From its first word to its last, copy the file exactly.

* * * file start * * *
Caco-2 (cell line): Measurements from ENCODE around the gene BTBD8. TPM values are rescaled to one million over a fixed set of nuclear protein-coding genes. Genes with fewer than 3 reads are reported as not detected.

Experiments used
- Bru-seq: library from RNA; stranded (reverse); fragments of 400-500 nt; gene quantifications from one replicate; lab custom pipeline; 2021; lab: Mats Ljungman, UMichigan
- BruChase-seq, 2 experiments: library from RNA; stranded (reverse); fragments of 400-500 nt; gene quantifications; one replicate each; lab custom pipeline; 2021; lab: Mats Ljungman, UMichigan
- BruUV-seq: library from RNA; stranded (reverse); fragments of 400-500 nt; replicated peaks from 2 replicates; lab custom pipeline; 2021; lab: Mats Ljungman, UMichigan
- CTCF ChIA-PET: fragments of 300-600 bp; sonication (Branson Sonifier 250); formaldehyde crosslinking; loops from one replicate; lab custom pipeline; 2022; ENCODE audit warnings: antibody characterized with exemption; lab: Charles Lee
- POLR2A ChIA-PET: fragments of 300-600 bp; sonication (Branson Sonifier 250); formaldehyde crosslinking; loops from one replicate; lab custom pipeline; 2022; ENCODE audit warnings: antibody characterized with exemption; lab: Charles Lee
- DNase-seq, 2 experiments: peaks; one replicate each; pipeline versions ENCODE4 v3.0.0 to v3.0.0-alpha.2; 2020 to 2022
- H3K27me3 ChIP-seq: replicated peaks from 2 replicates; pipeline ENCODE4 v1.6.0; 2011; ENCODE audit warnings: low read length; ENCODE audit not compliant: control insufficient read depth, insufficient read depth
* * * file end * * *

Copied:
Caco-2 (cell line): Measurements from ENCODE around the gene BTBD8. TPM values are rescaled to one million over a fixed set of nuclear protein-coding genes. Genes with fewer than 3 reads are reported as not detected.

Experiments used
- Bru-seq: library from RNA; stranded (reverse); fragments of 400-500 nt; gene quantifications from one replicate; lab custom pipeline; 2021; lab: Mats Ljungman, UMichigan
- BruChase-seq, 2 experiments: library from RNA; stranded (reverse); fragments of 400-500 nt; gene quantifications; one replicate each; lab custom pipeline; 2021; lab: Mats Ljungman, UMichigan
- BruUV-seq: library from RNA; stranded (reverse); fragments of 400-500 nt; replicated peaks from 2 replicates; lab custom pipeline; 2021; lab: Mats Ljungman, UMichigan
- CTCF ChIA-PET: fragments of 300-600 bp; sonication (Branson Sonifier 250); formaldehyde crosslinking; loops from one replicate; lab custom pipeline; 2022; ENCODE audit warnings: antibody characterized with exemption; lab: Charles Lee
- POLR2A ChIA-PET: fragments of 300-600 bp; sonication (Branson Sonifier 250); formaldehyde crosslinking; loops from one replicate; lab custom pipeline; 2022; ENCODE audit warnings: antibody characterized with exemption; lab: Charles Lee
- DNase-seq, 2 experiments: peaks; one replicate each; pipeline versions ENCODE4 v3.0.0 to v3.0.0-alpha.2; 2020 to 2022
- H3K27me3 ChIP-seq: replicated peaks from 2 replicates; pipeline ENCODE4 v1.6.0; 2011; ENCODE audit warnings: low read length; ENCODE audit not compliant: control insufficient read depth, insufficient read depth